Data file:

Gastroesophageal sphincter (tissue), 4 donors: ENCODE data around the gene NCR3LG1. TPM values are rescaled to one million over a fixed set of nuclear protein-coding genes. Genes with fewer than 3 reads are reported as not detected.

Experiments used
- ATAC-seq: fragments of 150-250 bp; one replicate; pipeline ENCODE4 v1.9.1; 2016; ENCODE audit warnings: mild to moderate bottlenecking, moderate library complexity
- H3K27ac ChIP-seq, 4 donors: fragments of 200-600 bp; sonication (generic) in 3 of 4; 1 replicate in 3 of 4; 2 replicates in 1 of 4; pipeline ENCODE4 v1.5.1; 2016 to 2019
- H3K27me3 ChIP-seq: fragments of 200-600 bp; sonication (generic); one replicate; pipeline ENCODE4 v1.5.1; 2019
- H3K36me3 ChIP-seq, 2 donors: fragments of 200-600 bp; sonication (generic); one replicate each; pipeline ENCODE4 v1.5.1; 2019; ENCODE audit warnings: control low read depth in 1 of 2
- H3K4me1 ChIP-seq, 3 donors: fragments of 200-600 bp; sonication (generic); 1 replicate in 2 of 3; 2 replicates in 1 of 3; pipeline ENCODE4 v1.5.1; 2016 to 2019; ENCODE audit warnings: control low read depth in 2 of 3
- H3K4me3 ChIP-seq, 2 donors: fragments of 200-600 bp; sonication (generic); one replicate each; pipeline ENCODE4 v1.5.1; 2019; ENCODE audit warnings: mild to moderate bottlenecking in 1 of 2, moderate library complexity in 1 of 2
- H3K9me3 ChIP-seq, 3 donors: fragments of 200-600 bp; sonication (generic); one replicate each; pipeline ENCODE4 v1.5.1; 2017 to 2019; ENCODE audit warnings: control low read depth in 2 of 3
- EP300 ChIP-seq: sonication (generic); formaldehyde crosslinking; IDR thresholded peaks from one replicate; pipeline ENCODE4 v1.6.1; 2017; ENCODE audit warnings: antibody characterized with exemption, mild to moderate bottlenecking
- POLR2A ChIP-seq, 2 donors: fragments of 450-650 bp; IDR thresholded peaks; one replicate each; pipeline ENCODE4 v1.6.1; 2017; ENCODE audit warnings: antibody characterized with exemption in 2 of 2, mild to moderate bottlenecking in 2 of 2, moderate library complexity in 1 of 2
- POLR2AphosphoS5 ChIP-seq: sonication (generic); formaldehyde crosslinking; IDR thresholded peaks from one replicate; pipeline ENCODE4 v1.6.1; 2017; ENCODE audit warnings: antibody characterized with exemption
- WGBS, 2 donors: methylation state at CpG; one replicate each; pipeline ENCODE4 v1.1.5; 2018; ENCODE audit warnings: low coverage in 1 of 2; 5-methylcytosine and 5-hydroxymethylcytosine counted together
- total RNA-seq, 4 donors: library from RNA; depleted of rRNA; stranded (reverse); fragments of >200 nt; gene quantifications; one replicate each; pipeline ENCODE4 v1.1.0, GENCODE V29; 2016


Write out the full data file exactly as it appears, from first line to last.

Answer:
Gastroesophageal sphincter (tissue), 4 donors: ENCODE data around the gene NCR3LG1. TPM values are rescaled to one million over a fixed set of nuclear protein-coding genes. Genes with fewer than 3 reads are reported as not detected.

Experiments used
- ATAC-seq: fragments of 150-250 bp; one replicate; pipeline ENCODE4 v1.9.1; 2016; ENCODE audit warnings: mild to moderate bottlenecking, moderate library complexity
- H3K27ac ChIP-seq, 4 donors: fragments of 200-600 bp; sonication (generic) in 3 of 4; 1 replicate in 3 of 4; 2 replicates in 1 of 4; pipeline ENCODE4 v1.5.1; 2016 to 2019
- H3K27me3 ChIP-seq: fragments of 200-600 bp; sonication (generic); one replicate; pipeline ENCODE4 v1.5.1; 2019
- H3K36me3 ChIP-seq, 2 donors: fragments of 200-600 bp; sonication (generic); one replicate each; pipeline ENCODE4 v1.5.1; 2019; ENCODE audit warnings: control low read depth in 1 of 2
- H3K4me1 ChIP-seq, 3 donors: fragments of 200-600 bp; sonication (generic); 1 replicate in 2 of 3; 2 replicates in 1 of 3; pipeline ENCODE4 v1.5.1; 2016 to 2019; ENCODE audit warnings: control low read depth in 2 of 3
- H3K4me3 ChIP-seq, 2 donors: fragments of 200-600 bp; sonication (generic); one replicate each; pipeline ENCODE4 v1.5.1; 2019; ENCODE audit warnings: mild to moderate bottlenecking in 1 of 2, moderate library complexity in 1 of 2
- H3K9me3 ChIP-seq, 3 donors: fragments of 200-600 bp; sonication (generic); one replicate each; pipeline ENCODE4 v1.5.1; 2017 to 2019; ENCODE audit warnings: control low read depth in 2 of 3
- EP300 ChIP-seq: sonication (generic); formaldehyde crosslinking; IDR thresholded peaks from one replicate; pipeline ENCODE4 v1.6.1; 2017; ENCODE audit warnings: antibody characterized with exemption, mild to moderate bottlenecking
- POLR2A ChIP-seq, 2 donors: fragments of 450-650 bp; IDR thresholded peaks; one replicate each; pipeline ENCODE4 v1.6.1; 2017; ENCODE audit warnings: antibody characterized with exemption in 2 of 2, mild to moderate bottlenecking in 2 of 2, moderate library complexity in 1 of 2
- POLR2AphosphoS5 ChIP-seq: sonication (generic); formaldehyde crosslinking; IDR thresholded peaks from one replicate; pipeline ENCODE4 v1.6.1; 2017; ENCODE audit warnings: antibody characterized with exemption
- WGBS, 2 donors: methylation state at CpG; one replicate each; pipeline ENCODE4 v1.1.5; 2018; ENCODE audit warnings: low coverage in 1 of 2; 5-methylcytosine and 5-hydroxymethylcytosine counted together
- total RNA-seq, 4 donors: library from RNA; depleted of rRNA; stranded (reverse); fragments of >200 nt; gene quantifications; one replicate each; pipeline ENCODE4 v1.1.0, GENCODE V29; 2016